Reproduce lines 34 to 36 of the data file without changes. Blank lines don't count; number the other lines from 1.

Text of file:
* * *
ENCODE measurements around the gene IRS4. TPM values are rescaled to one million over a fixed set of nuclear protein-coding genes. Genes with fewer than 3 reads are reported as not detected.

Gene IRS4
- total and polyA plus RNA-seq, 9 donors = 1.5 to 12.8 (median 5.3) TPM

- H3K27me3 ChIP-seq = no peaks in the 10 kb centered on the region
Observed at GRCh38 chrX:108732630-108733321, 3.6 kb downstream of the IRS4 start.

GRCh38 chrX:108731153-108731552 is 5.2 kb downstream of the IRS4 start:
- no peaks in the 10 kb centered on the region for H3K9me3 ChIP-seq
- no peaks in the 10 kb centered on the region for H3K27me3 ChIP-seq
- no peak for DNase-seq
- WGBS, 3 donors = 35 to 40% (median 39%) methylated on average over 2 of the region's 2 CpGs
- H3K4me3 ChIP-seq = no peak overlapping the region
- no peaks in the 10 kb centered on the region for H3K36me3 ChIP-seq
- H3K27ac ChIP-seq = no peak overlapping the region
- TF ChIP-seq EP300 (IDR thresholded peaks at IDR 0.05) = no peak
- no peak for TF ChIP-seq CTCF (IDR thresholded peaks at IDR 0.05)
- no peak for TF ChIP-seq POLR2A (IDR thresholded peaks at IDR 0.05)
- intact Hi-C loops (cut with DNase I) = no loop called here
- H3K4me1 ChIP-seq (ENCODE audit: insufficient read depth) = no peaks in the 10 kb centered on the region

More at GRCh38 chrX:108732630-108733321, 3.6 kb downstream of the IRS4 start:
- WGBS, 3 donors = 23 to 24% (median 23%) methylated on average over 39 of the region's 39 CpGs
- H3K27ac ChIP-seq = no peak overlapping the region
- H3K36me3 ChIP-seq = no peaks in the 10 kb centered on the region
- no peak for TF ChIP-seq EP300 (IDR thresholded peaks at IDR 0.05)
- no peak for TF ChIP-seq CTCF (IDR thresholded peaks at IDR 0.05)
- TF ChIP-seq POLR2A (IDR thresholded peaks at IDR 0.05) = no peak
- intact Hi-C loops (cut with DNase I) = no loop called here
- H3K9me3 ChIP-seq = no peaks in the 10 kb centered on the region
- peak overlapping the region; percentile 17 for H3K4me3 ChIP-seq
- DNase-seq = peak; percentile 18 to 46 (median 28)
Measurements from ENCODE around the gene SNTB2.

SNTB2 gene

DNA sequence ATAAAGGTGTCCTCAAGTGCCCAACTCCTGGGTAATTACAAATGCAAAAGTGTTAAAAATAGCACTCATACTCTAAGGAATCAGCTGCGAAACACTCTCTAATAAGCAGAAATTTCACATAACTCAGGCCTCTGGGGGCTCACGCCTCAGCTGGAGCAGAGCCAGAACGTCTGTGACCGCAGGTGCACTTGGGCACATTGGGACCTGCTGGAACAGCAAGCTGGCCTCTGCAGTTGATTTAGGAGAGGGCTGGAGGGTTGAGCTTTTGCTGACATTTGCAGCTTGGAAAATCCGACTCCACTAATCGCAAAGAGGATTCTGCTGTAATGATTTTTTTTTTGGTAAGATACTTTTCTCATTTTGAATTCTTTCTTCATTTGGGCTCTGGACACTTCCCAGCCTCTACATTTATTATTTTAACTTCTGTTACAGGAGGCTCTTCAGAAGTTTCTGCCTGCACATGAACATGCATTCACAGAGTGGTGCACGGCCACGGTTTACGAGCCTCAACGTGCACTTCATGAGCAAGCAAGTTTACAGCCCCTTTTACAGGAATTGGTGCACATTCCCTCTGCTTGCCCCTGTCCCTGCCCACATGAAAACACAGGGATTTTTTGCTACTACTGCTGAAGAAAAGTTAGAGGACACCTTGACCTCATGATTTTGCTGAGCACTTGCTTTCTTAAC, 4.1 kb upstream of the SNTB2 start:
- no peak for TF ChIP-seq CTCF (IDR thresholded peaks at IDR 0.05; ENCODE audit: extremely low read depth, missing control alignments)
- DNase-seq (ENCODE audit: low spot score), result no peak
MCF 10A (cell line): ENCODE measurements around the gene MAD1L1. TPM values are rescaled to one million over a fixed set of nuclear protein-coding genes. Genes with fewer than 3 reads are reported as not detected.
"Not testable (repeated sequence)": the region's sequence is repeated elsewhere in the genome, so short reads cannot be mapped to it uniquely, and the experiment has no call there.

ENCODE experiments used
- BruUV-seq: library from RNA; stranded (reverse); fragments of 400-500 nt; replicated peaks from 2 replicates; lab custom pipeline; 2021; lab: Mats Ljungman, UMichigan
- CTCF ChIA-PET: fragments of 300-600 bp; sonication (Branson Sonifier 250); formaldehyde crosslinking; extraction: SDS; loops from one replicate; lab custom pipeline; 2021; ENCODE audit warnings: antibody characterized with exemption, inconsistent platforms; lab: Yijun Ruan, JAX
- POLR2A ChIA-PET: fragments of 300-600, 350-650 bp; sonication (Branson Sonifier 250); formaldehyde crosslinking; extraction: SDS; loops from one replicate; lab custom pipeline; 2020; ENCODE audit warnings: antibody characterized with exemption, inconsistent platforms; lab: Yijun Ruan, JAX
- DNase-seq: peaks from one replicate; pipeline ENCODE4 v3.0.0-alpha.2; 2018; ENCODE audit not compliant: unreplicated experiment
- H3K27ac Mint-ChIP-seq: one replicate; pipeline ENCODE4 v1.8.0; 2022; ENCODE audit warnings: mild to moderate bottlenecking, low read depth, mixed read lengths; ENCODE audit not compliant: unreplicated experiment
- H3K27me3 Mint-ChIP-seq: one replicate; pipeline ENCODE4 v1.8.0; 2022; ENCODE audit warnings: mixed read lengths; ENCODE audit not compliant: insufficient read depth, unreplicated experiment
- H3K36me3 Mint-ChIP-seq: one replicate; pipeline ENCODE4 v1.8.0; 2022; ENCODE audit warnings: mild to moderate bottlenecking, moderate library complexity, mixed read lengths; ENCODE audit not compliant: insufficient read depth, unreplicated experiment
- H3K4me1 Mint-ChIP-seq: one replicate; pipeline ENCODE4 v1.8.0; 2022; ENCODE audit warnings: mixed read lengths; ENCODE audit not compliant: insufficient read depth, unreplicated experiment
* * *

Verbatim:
- DNase-seq (ENCODE audit: low spot score), result no peak
MCF 10A (cell line): ENCODE measurements around the gene MAD1L1. TPM values are rescaled to one million over a fixed set of nuclear protein-coding genes. Genes with fewer than 3 reads are reported as not detected.
"Not testable (repeated sequence)": the region's sequence is repeated elsewhere in the genome, so short reads cannot be mapped to it uniquely, and the experiment has no call there.